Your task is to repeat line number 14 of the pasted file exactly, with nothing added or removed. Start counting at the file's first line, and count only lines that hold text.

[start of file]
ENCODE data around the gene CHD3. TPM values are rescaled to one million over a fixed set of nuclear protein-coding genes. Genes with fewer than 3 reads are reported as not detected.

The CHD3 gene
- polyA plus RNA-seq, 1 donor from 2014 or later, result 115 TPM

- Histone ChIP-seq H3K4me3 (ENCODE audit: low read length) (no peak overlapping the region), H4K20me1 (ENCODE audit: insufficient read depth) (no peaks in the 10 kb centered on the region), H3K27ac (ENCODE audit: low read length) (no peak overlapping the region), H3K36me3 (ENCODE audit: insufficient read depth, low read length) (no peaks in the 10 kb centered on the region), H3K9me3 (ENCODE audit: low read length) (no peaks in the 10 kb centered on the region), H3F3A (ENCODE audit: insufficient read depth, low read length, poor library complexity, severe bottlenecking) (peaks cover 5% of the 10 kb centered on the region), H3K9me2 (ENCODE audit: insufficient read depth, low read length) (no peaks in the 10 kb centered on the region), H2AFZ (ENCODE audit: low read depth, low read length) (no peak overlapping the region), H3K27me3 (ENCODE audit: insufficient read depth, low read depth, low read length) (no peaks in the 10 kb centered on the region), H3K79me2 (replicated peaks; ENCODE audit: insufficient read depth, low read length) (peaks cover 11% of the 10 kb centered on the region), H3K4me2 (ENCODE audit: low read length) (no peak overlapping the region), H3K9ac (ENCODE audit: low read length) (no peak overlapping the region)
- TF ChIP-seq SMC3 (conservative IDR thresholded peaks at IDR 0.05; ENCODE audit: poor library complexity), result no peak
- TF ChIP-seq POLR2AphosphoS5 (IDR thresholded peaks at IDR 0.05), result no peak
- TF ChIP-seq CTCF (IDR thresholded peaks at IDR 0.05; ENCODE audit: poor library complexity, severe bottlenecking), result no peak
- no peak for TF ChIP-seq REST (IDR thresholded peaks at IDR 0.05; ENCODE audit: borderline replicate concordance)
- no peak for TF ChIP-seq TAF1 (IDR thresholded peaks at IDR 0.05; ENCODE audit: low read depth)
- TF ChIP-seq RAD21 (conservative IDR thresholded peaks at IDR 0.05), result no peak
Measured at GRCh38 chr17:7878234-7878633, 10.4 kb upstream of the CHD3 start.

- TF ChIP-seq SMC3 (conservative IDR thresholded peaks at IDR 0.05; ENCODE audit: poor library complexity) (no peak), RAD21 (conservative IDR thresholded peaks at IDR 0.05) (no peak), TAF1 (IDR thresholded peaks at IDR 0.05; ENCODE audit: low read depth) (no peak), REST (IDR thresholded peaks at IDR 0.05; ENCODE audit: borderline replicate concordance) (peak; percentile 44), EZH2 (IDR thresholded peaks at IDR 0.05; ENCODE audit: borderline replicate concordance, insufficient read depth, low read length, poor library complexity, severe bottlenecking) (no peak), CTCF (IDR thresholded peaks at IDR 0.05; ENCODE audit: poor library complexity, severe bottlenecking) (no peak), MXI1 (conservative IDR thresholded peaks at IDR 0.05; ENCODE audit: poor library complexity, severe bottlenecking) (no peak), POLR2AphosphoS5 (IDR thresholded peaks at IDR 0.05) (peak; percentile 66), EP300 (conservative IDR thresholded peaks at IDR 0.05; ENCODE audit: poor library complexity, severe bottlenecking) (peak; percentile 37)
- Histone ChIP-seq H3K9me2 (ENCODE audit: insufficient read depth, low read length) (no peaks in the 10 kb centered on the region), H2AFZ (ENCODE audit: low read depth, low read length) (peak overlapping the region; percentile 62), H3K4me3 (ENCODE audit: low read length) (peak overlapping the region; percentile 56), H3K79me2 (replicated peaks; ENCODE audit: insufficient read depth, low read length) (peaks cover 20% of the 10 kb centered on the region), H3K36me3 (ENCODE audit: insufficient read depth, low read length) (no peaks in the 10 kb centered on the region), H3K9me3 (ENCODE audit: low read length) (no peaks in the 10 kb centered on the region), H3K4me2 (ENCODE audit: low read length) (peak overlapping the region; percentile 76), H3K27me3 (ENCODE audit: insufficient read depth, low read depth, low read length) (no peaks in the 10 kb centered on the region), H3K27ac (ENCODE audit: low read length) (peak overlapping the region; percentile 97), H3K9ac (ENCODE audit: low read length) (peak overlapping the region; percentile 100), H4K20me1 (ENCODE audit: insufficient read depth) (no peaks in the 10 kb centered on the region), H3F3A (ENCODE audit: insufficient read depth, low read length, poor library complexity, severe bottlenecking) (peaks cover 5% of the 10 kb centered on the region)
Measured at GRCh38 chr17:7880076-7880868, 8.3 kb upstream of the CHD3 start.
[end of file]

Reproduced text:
Measured at GRCh38 chr17:7880076-7880868, 8.3 kb upstream of the CHD3 start.